Archaeologists Are Constantly Exploring New Artifacts, Temples, And Ancient Sites In Some Of The World’s Oldest Cities.
Although we may not be fully aware of the true age of these cities, the evidence found may shed some light on the age of these cities.
Apart from this, these places are of special cultural importance and are also very important for human understanding of the world.
The oldest cities in the world
1) Jericho, Palestine – 5000 BC
Jericho is located in the West Bank, in the Middle East. Although the exact time of its founding is unknown, Jericho is believed to be one of the oldest cities in the world. Jericho began as a Natufian hunter-gatherer camp around 10,000 BC but eventually became a settlement. The city walls were flood-resistant and protected from many dangers.
2) Argos, Greece – 5000 BC
Argos is one of the oldest cities in the world and has been inhabited since about 5000 BC. It is located between two hills on the Peloponnese Peninsula in Greece.
The name Argus is derived from the name of the son of Zeus and Niobe. According to Greek mythology, he served as the king of this city. The city is also known as the birthplace of many soldiers who fought in the Trojan War under Diomedes.
3) Byblos, Lebanon – 5000 BC
Byblos, also known as Jbeil today, is a port city 40 miles (40 km) from Beirut in present-day Lebanon that has been inhabited continuously for more than 7,000 years. Archaeological excavations have revealed that the people occupied the city from the Neolithic period, between 8800 and 7000 BC.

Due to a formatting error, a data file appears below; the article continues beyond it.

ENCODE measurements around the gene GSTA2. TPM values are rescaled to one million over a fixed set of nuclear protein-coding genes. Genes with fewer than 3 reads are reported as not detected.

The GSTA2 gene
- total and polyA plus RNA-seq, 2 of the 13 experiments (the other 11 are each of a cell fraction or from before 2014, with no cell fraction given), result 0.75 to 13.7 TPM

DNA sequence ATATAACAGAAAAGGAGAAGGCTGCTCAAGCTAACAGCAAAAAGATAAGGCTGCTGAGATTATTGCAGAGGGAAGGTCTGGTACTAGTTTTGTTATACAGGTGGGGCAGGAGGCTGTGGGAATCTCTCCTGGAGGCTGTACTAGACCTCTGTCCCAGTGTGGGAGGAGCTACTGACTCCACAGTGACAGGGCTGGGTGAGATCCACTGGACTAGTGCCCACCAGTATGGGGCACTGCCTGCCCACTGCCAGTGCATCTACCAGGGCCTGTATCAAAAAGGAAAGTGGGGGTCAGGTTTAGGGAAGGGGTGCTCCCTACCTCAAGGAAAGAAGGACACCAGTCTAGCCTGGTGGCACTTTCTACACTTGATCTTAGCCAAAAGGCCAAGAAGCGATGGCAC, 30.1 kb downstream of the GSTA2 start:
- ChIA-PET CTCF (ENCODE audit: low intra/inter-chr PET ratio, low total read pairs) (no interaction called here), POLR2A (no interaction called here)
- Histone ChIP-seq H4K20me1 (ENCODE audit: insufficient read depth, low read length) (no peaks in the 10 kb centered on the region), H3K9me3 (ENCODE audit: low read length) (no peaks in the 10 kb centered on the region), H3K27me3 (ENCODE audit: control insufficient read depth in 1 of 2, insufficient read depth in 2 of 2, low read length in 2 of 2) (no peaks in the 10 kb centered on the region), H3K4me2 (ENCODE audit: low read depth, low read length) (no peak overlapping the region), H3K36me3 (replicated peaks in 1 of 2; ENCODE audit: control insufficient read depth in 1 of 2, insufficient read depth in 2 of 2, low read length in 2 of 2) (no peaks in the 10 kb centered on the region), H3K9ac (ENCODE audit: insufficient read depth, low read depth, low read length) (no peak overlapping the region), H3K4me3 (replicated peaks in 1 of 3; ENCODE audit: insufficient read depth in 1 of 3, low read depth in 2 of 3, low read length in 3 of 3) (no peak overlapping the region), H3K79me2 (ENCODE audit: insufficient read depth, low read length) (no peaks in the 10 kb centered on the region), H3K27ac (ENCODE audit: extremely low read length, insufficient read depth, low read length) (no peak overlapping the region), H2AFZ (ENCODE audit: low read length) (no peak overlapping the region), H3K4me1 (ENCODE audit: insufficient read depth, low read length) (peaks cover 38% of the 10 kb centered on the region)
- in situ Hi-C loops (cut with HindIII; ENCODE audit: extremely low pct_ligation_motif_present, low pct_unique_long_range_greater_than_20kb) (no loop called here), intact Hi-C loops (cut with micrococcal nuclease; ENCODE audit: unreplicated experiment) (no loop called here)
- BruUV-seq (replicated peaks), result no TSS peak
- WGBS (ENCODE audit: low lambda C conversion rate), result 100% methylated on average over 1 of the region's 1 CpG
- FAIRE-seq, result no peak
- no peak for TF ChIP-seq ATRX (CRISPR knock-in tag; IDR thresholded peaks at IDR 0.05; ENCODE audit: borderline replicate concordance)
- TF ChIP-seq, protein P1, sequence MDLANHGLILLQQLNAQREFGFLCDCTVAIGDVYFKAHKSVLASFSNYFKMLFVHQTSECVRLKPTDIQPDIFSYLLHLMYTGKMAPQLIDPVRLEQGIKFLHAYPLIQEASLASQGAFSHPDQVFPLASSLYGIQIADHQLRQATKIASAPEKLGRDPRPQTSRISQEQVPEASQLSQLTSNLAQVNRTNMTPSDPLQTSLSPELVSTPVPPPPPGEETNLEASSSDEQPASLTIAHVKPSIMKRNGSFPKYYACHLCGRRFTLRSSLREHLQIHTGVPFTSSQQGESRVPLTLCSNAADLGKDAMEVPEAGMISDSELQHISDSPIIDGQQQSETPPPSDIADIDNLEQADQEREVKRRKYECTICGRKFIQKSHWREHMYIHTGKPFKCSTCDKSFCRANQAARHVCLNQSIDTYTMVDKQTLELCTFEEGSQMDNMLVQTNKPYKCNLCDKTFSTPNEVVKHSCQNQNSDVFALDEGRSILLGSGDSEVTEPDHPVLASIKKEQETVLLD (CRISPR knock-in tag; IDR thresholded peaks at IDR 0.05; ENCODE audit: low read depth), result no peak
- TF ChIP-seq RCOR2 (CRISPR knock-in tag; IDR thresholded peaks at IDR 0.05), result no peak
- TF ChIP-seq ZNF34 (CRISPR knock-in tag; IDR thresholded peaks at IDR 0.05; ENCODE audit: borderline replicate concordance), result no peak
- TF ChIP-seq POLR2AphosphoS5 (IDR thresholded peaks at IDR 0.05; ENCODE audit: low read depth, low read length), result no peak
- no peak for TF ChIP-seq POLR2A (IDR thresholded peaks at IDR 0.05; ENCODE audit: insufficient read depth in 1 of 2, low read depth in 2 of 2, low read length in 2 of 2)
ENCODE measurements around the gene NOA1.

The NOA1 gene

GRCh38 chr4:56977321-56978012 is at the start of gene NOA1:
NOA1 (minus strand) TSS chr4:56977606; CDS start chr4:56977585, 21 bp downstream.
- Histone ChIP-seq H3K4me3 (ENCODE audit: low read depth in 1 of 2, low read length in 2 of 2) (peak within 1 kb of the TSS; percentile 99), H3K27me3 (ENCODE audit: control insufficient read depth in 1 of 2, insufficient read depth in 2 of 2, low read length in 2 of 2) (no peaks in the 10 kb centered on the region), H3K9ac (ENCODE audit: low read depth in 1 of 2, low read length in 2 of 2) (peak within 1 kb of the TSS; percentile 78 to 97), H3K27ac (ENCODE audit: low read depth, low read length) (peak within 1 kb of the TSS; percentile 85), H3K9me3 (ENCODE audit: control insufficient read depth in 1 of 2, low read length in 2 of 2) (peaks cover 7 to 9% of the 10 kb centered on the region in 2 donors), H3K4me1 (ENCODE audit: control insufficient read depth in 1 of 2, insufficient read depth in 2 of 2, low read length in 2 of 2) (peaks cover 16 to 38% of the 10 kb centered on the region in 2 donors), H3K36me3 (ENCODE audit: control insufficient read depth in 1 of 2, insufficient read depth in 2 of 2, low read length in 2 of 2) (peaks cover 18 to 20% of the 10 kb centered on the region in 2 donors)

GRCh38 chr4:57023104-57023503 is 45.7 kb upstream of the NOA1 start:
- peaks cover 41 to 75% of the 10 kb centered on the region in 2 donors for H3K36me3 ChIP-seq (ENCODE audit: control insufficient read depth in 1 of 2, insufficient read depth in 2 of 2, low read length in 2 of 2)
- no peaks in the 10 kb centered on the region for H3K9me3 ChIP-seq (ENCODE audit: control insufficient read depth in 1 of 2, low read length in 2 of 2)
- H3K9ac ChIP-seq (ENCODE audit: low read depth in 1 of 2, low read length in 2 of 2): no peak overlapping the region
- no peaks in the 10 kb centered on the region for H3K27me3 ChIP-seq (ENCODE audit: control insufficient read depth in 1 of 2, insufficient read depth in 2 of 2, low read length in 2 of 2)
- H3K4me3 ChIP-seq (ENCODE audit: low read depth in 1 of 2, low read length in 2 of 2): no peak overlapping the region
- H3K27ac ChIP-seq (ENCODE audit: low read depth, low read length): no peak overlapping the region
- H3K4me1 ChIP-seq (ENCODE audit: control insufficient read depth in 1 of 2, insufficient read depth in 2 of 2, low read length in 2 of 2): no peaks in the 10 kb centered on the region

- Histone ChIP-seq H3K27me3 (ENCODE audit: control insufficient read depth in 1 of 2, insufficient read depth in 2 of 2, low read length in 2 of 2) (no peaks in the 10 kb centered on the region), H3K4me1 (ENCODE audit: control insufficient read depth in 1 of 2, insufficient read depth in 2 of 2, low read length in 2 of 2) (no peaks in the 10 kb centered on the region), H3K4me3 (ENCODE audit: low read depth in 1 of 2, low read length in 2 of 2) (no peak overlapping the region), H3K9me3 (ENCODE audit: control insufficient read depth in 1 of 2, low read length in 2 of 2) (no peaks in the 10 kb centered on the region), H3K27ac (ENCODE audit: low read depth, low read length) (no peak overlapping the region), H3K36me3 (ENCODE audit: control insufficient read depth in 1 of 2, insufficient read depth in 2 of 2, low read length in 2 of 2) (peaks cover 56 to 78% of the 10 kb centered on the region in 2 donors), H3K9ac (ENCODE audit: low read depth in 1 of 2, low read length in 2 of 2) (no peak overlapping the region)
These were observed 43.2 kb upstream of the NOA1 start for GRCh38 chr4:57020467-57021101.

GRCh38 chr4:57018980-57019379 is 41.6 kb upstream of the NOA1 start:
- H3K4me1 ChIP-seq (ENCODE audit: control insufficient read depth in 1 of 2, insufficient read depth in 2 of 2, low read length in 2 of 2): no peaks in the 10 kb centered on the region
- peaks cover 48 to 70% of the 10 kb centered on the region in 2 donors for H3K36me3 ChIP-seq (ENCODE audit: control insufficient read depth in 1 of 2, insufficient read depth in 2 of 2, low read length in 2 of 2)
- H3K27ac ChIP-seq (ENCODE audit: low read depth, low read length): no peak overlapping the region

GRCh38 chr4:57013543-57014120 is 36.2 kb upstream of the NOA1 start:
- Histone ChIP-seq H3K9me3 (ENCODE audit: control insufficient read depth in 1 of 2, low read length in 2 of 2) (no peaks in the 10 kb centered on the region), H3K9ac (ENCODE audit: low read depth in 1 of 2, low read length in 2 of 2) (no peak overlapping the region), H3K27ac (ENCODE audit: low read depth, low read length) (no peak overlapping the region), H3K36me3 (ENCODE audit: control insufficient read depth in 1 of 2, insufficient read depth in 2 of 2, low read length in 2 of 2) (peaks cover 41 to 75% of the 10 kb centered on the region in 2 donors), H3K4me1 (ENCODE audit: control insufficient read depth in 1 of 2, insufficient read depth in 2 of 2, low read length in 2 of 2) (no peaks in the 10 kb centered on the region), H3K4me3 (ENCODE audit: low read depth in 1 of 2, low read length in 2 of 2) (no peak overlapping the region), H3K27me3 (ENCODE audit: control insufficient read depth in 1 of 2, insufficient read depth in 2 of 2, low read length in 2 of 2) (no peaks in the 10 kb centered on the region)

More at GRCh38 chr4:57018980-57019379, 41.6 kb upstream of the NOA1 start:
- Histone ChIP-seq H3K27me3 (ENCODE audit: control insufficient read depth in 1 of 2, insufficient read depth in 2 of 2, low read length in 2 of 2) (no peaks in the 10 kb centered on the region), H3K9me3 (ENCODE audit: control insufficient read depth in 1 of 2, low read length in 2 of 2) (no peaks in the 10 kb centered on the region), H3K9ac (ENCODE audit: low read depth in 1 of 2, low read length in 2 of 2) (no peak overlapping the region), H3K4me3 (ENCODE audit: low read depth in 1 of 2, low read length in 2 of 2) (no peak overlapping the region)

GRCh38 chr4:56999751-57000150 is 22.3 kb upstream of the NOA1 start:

Byblos’s trade relations with Egypt and its location along the Mediterranean coast quickly made it an important trading center. The city became a UNESCO World Heritage Site in 1984.
4) Athens, Greece – 4000 BC
Athens is the capital and largest city of Greece. The city is known as the birthplace of Western civilization and democracy. People have lived in Athens for at least 7,000 years, and the oldest known human presence dates back to the 11th and 7th millennia BC.
The golden age of ancient Athens included the greatest thinkers in history, such as Socrates, Aristotle, and Hippocrates.
According to legend, it was named after the goddess Athena after giving the olive tree to the city to symbolize peace and prosperity in ancient Greece.
5) Susa, Iran – 4200 BC
Susa began as a small town around 7000 BC and became an urban center around 4200 BC. It was an important city due to its location on trade routes.
Susa, located at the foot of the Zagros Mountains and east of the Tigris River, was the capital of the Elamite Empire until the Assyrians conquered it. Susa is a UNESCO World Heritage Site due to its history and cultural significance.